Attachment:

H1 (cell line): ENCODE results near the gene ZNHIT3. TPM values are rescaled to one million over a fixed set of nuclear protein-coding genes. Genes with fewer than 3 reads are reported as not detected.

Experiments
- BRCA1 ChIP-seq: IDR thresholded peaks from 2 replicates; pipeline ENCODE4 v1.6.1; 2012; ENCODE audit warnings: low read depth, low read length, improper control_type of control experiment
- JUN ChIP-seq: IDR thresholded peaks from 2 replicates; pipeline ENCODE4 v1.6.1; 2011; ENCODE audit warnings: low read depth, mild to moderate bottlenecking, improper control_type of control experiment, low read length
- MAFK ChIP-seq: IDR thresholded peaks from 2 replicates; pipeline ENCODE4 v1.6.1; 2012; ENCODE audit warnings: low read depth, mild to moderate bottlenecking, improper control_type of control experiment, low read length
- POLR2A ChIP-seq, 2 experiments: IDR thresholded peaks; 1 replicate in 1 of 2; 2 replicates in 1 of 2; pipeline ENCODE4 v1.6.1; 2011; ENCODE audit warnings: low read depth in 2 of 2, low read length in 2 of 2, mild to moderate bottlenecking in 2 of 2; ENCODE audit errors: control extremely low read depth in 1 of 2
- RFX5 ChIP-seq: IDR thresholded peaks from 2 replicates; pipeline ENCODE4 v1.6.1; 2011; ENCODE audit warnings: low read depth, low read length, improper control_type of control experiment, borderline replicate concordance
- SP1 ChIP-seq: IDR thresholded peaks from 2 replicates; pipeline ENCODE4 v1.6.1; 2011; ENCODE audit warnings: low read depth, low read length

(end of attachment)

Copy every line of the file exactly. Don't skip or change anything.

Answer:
H1 (cell line): ENCODE results near the gene ZNHIT3. TPM values are rescaled to one million over a fixed set of nuclear protein-coding genes. Genes with fewer than 3 reads are reported as not detected.

Experiments
- BRCA1 ChIP-seq: IDR thresholded peaks from 2 replicates; pipeline ENCODE4 v1.6.1; 2012; ENCODE audit warnings: low read depth, low read length, improper control_type of control experiment
- JUN ChIP-seq: IDR thresholded peaks from 2 replicates; pipeline ENCODE4 v1.6.1; 2011; ENCODE audit warnings: low read depth, mild to moderate bottlenecking, improper control_type of control experiment, low read length
- MAFK ChIP-seq: IDR thresholded peaks from 2 replicates; pipeline ENCODE4 v1.6.1; 2012; ENCODE audit warnings: low read depth, mild to moderate bottlenecking, improper control_type of control experiment, low read length
- POLR2A ChIP-seq, 2 experiments: IDR thresholded peaks; 1 replicate in 1 of 2; 2 replicates in 1 of 2; pipeline ENCODE4 v1.6.1; 2011; ENCODE audit warnings: low read depth in 2 of 2, low read length in 2 of 2, mild to moderate bottlenecking in 2 of 2; ENCODE audit errors: control extremely low read depth in 1 of 2
- RFX5 ChIP-seq: IDR thresholded peaks from 2 replicates; pipeline ENCODE4 v1.6.1; 2011; ENCODE audit warnings: low read depth, low read length, improper control_type of control experiment, borderline replicate concordance
- SP1 ChIP-seq: IDR thresholded peaks from 2 replicates; pipeline ENCODE4 v1.6.1; 2011; ENCODE audit warnings: low read depth, low read length